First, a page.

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Do I need a healthcare power of attorney in North Carolina?

Photo by Alex Proimos, Flickr

Photo by Alex Proimos, Flickr

Yes! Even if you have a standard power of attorney in place, you will want to execute a healthcare power of attorney (“HCPOA”) to provide guidance to your doctors and loved ones about your healthcare desires.

What is a healthcare power of attorney?

A HCPOA is a document that authorizes someone you have selected (your “healthcare agent”) to make decisions about your healthcare if a doctor determines you are unable to make or communicate healthcare decisions on your own. Some HCPOA documents in North Carolina also include “living will” provisions where you can include directions about your desires regarding life support. You can also include directions about organ donation, autopsy, disposition of remains, and funeral arrangements.

Why would I want a healthcare power of attorney?

If you remember anything about the cases of Karen Ann Quinlan, Nancy Cruzan, Terri Schiavo, or Marlise Munoz, the reasons for executing a HCPOA should become clear. You want to avoid adding legal complexities on top of the difficulties of a serious illness or injury. Putting a healthcare power of attorney in place in advance gives your loved ones certainty that they are following your wishes.

Won’t my family will make decisions for me?

Maybe, but maybe not. Doctors will not always comply with a family’s wishes. Sometimes family members will not be able to agree on the best course of action. It is best to execute a HCPOA in order to avoid these fights and the potential for a lengthy court battle.

What if there is no one I want to act as my healthcare agent?

 Your healthcare agent should be someone trustworthy and sensible who you trust to follow your wishes. The HCPOA can be drafted in such a way that the discretion of the healthcare agent is limited. You can also include instructions about particular procedures that the healthcare agent is required to follow. If you are having trouble finding someone that you would be comfortable naming as your healthcare agent, you should consult with your doctor or lawyer to help decide how to find a trustworthy person to hold this important power.

Sometimes people are uncomfortable appointing a healthcare agent because they don’t want to put the burden of “pulling the plug” on their loved ones. While it is important to consider whether your healthcare agent will be emotionally capable of carrying out your instructions, the truth is that executing a HCPOA will remove a burden from your loved ones, not increase it. Without a HCPOA, your family will be forced to make decisions by guessing how you would want your care to proceed. When you have a HCPOA in place, you have made the decisions for them and they can be confident that they are carrying out your wishes.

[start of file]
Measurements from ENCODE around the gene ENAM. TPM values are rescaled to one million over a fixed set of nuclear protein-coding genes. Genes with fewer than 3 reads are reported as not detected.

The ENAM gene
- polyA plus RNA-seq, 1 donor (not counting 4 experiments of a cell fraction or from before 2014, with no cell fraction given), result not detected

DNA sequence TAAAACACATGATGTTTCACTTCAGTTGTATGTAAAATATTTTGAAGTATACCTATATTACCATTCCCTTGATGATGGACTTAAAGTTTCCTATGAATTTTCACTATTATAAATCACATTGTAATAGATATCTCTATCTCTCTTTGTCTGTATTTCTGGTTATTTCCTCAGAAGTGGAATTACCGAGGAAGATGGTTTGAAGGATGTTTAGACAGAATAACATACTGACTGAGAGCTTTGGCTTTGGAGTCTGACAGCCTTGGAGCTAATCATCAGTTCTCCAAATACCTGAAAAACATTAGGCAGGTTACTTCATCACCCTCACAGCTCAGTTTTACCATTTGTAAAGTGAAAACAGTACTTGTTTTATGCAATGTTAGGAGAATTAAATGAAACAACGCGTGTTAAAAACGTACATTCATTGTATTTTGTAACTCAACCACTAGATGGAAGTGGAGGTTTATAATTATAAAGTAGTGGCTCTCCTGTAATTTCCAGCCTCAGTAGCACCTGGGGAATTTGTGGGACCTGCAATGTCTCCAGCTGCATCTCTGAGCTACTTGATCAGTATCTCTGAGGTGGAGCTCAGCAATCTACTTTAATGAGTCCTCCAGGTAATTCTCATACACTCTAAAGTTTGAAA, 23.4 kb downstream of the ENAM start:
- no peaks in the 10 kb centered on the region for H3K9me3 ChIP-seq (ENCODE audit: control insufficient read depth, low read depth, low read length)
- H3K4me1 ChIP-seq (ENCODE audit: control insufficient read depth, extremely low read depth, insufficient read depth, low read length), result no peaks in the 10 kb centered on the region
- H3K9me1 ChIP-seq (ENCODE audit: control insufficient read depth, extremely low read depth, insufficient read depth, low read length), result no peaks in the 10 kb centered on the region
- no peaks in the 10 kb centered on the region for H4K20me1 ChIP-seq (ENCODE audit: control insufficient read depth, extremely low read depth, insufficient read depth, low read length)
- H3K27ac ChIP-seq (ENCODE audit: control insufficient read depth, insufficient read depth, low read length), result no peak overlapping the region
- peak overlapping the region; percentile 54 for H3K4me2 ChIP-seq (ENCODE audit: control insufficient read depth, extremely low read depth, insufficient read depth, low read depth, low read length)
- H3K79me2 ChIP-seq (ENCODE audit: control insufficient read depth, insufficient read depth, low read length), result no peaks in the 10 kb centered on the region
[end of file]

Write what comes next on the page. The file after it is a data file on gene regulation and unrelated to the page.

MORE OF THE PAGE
Once I have a healthcare power of attorney, what do I do with it?

 A HCPOA is only useful if other people know it exists! You should have an in-depth discussion about your desires with your healthcare agent before they are appointed. After the HCPOA is executed, the healthcare agent should get a copy. Your primary care physician should also receive a copy, and you should discuss the implications of the document in order to ensure that your doctor understands your wishes and will comply with them. You will want to bring a copy of the HCPOA whenever you are seeking medical care, including going to the hospital.

Perhaps the most important thing to do is to discuss your desires and the effect of the HCPOA with your loved ones. If you have discussed your values and goals, as well as the specifics of your opinions on various types of treatments, your loved ones will be better equipped to work with your health care providers to make decisions that you would have made for yourself.

Can I revoke a healthcare power of attorney once I’ve signed it?

 Yes, you can revoke the HCPOA at any time, as long as you have the capacity to make and communicate decisions about your healthcare. Revocation can be accomplished in any manner that communicates your intent to revoke to your doctor and the healthcare agent. Divorce does not revoke a HCPOA executed appointing your spouse as your healthcare agent as long as an alternate agent has been named in the document. Instead, the spouse’s authority would be terminated upon entry of a decree of divorce or separation and the alternate agent would assume the power.

How do I get a healthcare power of attorney?

 Though the North Carolina General Assembly has created statutory HCPOA and living will forms, most estate planning attorneys have developed their own combined version of the forms to make the process simpler for clients and to resolve quirks and problems that were not anticipated by the legislature. An estate planning attorney can go through the HCPOA with you and explain each section of the form and the potential outcomes of each decision you make. The attorney may also suggest other estate planning documents you should consider, such as a power of attorney, will, or living trust, as appropriate.

Act now to handle this important piece of your business.  Call us and we will be happy to explain more and help you set up this important piece of your estate